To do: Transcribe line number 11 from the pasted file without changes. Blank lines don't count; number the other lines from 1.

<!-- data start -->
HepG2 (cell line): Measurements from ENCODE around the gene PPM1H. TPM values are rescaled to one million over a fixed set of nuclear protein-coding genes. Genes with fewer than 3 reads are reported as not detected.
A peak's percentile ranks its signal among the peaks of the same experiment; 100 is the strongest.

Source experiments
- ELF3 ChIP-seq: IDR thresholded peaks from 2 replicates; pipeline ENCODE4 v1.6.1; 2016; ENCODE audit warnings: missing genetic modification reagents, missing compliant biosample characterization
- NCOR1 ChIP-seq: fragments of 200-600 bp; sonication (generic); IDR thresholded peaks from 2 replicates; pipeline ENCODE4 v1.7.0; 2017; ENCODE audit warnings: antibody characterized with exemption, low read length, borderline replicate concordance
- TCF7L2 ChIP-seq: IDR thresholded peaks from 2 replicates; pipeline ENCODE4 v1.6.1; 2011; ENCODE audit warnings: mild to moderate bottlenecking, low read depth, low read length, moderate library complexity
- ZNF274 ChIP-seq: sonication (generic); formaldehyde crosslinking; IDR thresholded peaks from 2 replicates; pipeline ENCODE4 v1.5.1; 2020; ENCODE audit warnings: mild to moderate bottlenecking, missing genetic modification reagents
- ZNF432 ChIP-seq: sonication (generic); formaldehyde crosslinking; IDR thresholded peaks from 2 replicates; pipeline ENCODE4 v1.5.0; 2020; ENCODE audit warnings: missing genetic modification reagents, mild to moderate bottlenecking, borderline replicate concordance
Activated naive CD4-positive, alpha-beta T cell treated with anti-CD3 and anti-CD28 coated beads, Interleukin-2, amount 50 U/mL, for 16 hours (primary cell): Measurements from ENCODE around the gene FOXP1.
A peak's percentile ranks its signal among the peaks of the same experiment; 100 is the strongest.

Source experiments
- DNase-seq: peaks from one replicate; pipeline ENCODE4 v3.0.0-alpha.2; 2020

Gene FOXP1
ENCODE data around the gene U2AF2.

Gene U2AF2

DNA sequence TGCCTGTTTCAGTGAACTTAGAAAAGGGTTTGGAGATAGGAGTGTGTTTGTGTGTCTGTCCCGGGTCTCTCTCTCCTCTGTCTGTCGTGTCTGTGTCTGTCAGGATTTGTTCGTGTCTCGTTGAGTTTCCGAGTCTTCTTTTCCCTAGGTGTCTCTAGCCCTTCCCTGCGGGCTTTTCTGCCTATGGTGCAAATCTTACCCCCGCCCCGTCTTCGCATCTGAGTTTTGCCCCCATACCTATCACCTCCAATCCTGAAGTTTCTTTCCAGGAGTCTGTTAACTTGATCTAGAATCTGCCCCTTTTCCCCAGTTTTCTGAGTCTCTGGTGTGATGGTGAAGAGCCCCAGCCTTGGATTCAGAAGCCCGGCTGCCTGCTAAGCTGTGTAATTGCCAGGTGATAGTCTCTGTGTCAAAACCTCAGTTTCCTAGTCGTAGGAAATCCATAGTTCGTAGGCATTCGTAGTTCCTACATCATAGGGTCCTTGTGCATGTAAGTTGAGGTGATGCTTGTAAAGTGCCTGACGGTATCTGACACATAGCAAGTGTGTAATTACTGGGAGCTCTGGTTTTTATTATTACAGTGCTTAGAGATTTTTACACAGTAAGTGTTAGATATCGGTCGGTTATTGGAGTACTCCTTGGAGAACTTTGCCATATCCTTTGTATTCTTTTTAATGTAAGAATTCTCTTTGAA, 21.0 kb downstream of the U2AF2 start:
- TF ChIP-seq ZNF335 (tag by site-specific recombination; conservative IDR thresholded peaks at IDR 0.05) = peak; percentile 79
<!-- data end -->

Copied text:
Source experiments